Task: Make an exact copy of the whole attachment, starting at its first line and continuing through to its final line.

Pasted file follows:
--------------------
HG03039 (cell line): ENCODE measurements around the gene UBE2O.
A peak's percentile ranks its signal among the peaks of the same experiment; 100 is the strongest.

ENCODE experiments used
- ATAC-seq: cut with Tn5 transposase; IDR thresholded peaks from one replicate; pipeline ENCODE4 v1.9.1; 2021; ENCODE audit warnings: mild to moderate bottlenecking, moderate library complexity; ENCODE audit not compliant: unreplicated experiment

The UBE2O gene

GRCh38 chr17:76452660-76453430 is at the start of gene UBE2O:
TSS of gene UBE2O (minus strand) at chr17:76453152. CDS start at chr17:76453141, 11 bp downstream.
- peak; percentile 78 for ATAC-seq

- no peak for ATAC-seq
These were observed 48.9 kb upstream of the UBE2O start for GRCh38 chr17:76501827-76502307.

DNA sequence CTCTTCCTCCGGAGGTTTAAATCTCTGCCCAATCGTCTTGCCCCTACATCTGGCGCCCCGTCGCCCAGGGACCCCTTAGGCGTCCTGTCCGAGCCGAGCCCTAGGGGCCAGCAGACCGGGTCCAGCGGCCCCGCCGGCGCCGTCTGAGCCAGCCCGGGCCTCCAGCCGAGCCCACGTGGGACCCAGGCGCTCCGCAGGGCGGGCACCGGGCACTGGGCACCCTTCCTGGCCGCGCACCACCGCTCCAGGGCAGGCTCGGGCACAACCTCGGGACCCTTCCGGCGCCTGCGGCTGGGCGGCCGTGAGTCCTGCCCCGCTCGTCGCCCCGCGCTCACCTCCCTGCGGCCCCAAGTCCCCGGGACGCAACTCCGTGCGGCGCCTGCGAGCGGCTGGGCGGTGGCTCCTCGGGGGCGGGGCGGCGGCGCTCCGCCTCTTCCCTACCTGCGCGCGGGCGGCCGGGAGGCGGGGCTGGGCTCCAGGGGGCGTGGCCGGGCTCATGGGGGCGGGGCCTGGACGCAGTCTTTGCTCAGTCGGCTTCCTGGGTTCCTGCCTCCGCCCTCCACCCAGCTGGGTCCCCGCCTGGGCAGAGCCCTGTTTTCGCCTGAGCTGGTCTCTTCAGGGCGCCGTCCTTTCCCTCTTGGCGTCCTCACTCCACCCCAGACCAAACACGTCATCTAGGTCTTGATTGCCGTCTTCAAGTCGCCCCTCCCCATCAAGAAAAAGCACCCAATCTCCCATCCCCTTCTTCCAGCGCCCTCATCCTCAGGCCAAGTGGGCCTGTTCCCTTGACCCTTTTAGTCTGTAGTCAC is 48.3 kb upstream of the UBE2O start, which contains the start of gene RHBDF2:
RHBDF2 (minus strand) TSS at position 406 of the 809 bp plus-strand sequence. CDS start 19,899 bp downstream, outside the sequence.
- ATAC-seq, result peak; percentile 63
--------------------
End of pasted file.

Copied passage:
HG03039 (cell line): ENCODE measurements around the gene UBE2O.
A peak's percentile ranks its signal among the peaks of the same experiment; 100 is the strongest.

ENCODE experiments used
- ATAC-seq: cut with Tn5 transposase; IDR thresholded peaks from one replicate; pipeline ENCODE4 v1.9.1; 2021; ENCODE audit warnings: mild to moderate bottlenecking, moderate library complexity; ENCODE audit not compliant: unreplicated experiment

The UBE2O gene

GRCh38 chr17:76452660-76453430 is at the start of gene UBE2O:
TSS of gene UBE2O (minus strand) at chr17:76453152. CDS start at chr17:76453141, 11 bp downstream.
- peak; percentile 78 for ATAC-seq

- no peak for ATAC-seq
These were observed 48.9 kb upstream of the UBE2O start for GRCh38 chr17:76501827-76502307.

DNA sequence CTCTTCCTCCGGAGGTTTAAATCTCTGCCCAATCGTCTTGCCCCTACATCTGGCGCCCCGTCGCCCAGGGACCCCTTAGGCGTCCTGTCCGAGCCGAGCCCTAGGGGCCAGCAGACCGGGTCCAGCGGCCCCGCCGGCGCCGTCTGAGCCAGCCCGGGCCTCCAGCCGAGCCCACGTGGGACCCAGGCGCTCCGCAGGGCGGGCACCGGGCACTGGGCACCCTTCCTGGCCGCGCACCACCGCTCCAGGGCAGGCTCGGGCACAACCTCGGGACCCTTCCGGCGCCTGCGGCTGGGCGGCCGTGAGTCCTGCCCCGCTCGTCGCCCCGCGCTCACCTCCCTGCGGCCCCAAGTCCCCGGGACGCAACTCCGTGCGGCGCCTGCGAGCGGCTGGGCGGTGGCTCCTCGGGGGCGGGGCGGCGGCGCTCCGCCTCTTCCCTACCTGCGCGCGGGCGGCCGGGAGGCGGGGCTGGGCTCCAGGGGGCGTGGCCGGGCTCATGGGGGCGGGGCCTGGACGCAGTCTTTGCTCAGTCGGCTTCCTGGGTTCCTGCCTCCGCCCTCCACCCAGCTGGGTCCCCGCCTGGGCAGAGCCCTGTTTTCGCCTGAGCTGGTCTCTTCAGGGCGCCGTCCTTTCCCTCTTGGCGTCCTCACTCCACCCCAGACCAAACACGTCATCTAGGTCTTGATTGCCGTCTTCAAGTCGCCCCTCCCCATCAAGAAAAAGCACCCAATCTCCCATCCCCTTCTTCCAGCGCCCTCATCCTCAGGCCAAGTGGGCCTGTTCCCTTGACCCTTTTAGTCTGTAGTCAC is 48.3 kb upstream of the UBE2O start, which contains the start of gene RHBDF2:
RHBDF2 (minus strand) TSS at position 406 of the 809 bp plus-strand sequence. CDS start 19,899 bp downstream, outside the sequence.
- ATAC-seq, result peak; percentile 63